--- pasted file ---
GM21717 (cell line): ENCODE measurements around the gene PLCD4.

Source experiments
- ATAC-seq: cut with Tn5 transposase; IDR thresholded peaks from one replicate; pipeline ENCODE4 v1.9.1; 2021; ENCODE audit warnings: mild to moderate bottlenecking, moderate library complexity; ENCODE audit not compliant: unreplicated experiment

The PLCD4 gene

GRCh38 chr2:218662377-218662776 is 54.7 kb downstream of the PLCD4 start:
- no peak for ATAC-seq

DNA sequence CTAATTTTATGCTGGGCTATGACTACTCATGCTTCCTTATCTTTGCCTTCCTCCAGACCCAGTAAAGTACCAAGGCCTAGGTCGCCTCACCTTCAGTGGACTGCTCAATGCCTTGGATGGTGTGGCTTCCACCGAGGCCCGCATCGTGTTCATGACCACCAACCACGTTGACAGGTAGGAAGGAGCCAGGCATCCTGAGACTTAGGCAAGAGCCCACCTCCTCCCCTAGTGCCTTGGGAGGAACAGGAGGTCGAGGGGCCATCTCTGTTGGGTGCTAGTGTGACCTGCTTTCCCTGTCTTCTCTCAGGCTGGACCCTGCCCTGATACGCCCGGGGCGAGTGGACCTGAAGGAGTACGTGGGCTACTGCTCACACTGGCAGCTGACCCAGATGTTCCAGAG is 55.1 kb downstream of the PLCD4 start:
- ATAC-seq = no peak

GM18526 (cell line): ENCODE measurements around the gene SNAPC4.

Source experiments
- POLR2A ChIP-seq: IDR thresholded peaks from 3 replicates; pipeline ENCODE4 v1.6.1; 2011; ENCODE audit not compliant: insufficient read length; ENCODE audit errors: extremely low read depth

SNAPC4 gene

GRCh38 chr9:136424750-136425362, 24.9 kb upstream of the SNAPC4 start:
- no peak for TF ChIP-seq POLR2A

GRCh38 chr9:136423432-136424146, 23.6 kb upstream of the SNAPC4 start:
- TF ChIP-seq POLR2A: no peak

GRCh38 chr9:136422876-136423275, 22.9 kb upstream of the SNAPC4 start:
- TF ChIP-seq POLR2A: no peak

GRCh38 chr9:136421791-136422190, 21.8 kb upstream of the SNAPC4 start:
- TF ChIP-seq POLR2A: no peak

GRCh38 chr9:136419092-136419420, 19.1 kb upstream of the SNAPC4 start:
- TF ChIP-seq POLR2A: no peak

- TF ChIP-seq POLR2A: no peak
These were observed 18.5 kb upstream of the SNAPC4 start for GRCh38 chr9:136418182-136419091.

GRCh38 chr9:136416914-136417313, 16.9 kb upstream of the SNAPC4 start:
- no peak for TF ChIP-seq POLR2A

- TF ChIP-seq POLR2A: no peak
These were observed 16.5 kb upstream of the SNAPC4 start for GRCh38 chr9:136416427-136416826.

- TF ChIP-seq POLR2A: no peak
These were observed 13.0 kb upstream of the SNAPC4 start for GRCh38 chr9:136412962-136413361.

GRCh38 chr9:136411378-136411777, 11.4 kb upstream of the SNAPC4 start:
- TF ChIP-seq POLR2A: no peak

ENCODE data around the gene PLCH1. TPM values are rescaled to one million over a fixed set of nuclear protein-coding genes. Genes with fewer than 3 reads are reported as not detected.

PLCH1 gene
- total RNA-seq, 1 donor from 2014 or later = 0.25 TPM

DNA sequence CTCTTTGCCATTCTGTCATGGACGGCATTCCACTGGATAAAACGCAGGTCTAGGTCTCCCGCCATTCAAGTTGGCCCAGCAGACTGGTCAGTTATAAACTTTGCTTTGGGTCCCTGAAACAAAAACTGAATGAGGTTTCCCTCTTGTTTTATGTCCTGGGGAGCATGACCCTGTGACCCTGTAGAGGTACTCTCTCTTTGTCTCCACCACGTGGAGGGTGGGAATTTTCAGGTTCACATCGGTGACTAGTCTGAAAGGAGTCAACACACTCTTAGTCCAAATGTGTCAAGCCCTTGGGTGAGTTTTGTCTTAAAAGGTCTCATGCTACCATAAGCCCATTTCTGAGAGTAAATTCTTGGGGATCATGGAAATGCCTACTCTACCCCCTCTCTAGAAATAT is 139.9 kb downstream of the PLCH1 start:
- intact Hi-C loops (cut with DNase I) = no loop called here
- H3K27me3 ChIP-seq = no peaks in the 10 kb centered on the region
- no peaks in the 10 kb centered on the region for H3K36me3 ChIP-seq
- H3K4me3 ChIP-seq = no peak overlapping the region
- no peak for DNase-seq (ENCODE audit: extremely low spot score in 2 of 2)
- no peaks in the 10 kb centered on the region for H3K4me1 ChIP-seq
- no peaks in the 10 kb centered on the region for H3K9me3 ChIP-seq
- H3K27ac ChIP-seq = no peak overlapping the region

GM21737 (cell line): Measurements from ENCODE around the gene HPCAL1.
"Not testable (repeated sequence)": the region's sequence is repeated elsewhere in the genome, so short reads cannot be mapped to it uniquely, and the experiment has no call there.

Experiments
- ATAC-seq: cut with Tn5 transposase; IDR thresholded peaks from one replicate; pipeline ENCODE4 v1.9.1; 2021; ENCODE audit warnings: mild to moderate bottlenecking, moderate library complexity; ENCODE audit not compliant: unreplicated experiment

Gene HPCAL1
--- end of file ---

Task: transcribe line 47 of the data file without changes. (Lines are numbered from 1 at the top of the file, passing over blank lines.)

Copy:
Experiments